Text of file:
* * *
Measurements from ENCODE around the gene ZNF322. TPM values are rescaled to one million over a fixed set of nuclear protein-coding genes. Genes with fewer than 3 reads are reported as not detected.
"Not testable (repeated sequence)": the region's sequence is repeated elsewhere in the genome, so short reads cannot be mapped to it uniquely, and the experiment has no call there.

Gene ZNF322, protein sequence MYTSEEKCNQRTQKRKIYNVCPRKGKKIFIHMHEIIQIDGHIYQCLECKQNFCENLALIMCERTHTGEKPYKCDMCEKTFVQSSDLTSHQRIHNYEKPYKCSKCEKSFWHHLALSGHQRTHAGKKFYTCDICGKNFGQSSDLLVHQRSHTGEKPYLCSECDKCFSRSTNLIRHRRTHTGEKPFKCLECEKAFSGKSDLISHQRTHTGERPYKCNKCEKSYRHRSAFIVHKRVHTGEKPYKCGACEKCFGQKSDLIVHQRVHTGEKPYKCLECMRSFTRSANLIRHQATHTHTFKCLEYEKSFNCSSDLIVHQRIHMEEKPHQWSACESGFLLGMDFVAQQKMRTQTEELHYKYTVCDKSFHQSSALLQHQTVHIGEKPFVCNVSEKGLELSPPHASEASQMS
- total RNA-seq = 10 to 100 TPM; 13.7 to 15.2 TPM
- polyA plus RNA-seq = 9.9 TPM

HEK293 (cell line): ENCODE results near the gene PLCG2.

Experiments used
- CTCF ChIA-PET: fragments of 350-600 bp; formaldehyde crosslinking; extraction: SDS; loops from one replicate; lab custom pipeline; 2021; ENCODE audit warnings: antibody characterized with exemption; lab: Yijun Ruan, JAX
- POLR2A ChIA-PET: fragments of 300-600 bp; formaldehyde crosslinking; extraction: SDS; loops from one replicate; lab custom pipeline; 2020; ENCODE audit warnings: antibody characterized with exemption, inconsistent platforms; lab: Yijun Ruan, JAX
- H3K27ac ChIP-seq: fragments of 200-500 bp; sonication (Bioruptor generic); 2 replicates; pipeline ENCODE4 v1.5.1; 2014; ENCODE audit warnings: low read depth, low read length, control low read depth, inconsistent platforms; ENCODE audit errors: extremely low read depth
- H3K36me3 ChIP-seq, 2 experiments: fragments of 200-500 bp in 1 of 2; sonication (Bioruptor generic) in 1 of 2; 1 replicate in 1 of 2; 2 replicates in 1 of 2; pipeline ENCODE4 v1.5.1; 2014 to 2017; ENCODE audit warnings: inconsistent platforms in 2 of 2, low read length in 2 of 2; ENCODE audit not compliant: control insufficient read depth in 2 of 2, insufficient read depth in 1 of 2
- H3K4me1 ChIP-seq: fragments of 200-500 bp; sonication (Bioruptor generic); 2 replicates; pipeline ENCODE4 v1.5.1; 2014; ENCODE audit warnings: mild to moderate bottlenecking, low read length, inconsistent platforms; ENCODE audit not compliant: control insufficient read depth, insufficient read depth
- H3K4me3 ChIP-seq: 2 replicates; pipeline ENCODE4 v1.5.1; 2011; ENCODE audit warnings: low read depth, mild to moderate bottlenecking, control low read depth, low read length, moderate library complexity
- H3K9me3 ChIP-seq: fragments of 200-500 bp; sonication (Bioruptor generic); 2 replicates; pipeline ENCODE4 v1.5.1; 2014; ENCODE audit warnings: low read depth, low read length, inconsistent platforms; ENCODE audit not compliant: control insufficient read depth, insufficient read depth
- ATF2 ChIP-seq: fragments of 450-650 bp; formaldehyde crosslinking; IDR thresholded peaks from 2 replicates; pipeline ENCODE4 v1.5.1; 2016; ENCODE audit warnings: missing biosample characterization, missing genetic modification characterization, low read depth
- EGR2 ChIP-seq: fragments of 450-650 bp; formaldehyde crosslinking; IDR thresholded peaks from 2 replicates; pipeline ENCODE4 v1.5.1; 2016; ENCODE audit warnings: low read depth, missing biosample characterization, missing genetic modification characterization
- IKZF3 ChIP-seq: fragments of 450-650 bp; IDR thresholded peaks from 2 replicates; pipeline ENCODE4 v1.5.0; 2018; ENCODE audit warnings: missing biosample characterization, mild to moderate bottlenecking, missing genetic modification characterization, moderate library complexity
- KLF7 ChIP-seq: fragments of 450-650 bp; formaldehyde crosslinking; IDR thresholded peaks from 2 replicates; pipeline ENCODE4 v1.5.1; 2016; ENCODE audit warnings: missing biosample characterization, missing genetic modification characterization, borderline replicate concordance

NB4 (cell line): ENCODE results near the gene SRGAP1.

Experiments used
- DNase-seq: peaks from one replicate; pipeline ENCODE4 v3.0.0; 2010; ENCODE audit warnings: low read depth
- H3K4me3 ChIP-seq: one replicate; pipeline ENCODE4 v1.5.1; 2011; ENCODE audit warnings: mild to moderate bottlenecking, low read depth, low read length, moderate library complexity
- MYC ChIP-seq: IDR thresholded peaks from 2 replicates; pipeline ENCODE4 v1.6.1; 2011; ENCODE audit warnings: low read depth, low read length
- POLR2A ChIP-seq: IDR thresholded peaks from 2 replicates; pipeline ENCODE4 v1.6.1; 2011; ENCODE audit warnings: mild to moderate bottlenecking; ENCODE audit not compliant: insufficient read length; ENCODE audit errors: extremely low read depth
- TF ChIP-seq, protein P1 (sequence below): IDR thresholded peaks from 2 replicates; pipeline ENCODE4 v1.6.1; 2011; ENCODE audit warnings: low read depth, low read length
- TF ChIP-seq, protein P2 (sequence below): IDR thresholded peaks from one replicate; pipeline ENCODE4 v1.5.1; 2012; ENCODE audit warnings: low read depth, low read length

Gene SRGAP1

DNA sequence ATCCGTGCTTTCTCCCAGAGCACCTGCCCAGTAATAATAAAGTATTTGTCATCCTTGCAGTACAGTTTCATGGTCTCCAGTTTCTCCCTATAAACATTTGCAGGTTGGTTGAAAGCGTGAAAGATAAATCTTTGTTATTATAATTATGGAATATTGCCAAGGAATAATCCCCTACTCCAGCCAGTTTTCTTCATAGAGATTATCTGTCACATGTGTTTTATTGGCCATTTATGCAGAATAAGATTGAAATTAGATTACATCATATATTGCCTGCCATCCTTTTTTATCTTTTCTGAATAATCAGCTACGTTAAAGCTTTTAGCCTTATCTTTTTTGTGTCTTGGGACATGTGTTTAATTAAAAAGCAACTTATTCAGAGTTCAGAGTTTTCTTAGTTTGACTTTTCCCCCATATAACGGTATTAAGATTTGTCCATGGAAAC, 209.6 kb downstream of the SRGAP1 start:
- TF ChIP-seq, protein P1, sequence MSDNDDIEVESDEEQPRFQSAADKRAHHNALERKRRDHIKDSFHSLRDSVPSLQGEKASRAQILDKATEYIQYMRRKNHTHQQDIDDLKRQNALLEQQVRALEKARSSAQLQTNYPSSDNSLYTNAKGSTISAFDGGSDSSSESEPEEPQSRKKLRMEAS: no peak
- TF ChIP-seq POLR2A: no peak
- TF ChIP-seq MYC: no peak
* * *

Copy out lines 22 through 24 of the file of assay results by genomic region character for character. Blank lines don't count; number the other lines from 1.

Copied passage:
- H3K4me3 ChIP-seq: one replicate; pipeline ENCODE4 v1.5.1; 2011; ENCODE audit warnings: mild to moderate bottlenecking, low read depth, low read length, moderate library complexity
- MYC ChIP-seq: IDR thresholded peaks from 2 replicates; pipeline ENCODE4 v1.6.1; 2011; ENCODE audit warnings: low read depth, low read length
- POLR2A ChIP-seq: IDR thresholded peaks from 2 replicates; pipeline ENCODE4 v1.6.1; 2011; ENCODE audit warnings: mild to moderate bottlenecking; ENCODE audit not compliant: insufficient read length; ENCODE audit errors: extremely low read depth